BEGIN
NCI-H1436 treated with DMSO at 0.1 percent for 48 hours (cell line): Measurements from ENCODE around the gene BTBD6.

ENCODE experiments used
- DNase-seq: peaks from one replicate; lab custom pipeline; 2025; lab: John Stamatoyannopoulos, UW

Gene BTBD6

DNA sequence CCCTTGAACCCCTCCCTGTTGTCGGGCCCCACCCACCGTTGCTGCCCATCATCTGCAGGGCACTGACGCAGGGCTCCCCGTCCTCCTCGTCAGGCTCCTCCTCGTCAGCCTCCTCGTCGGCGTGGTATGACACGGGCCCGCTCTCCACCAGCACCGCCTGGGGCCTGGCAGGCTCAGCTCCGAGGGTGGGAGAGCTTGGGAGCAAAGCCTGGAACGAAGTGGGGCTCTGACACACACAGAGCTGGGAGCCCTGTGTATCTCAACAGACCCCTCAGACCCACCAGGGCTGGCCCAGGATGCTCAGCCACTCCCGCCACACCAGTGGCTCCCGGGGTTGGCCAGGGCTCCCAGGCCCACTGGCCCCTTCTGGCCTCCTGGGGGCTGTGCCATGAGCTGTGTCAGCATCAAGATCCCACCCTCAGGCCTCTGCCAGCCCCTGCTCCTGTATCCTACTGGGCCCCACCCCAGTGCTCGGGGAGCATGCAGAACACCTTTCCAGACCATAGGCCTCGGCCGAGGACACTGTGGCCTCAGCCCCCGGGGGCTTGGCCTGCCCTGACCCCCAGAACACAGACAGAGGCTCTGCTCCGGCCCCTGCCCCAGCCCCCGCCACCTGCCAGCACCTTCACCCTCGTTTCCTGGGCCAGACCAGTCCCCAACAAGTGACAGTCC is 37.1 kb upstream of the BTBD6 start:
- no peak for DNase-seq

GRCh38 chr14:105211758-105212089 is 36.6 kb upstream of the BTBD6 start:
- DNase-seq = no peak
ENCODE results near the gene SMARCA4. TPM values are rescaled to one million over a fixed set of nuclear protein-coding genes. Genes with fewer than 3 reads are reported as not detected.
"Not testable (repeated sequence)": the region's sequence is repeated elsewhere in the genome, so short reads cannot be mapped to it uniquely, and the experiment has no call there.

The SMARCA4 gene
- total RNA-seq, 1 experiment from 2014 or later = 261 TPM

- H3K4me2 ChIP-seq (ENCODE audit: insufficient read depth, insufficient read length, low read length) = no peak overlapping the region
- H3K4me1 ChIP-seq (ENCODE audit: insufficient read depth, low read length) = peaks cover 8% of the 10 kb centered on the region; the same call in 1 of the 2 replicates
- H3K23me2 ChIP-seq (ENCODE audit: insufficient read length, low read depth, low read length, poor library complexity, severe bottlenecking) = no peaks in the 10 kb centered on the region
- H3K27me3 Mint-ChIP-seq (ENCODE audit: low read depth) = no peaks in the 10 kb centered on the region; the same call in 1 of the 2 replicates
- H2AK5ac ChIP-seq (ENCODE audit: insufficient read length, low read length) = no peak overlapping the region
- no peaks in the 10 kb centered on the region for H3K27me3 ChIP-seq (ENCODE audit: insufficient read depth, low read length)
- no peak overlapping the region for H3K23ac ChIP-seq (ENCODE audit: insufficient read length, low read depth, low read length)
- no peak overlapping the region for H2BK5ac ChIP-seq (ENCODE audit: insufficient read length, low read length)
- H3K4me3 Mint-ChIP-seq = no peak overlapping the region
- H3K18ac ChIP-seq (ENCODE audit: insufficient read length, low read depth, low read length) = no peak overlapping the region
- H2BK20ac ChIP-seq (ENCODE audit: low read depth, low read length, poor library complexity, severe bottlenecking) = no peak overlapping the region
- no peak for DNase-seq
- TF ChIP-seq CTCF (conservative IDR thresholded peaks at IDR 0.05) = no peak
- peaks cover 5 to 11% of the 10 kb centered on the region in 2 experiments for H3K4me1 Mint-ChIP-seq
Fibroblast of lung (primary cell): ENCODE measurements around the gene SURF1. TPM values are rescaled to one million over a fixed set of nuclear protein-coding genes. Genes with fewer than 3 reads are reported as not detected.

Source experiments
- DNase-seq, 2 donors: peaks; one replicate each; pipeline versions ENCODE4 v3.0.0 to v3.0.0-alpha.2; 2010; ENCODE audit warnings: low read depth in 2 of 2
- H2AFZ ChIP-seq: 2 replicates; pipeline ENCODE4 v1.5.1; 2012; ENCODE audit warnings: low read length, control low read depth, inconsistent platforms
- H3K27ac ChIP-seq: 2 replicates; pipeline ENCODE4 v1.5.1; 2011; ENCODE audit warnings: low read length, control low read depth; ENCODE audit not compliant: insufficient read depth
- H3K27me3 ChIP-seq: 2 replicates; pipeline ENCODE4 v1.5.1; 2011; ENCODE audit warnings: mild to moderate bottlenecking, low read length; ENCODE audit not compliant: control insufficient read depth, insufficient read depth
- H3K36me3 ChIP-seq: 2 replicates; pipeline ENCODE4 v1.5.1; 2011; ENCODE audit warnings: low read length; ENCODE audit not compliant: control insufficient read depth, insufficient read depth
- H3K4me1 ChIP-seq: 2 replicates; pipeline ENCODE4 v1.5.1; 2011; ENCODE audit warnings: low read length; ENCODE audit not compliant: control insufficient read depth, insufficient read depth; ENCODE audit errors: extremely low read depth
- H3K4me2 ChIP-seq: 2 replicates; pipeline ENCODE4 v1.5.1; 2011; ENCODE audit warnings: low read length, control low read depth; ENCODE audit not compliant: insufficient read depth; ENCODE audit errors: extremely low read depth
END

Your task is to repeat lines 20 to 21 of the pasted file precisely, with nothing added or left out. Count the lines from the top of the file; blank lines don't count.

- no peak overlapping the region for H2BK5ac ChIP-seq (ENCODE audit: insufficient read length, low read length)
- H3K4me3 Mint-ChIP-seq = no peak overlapping the region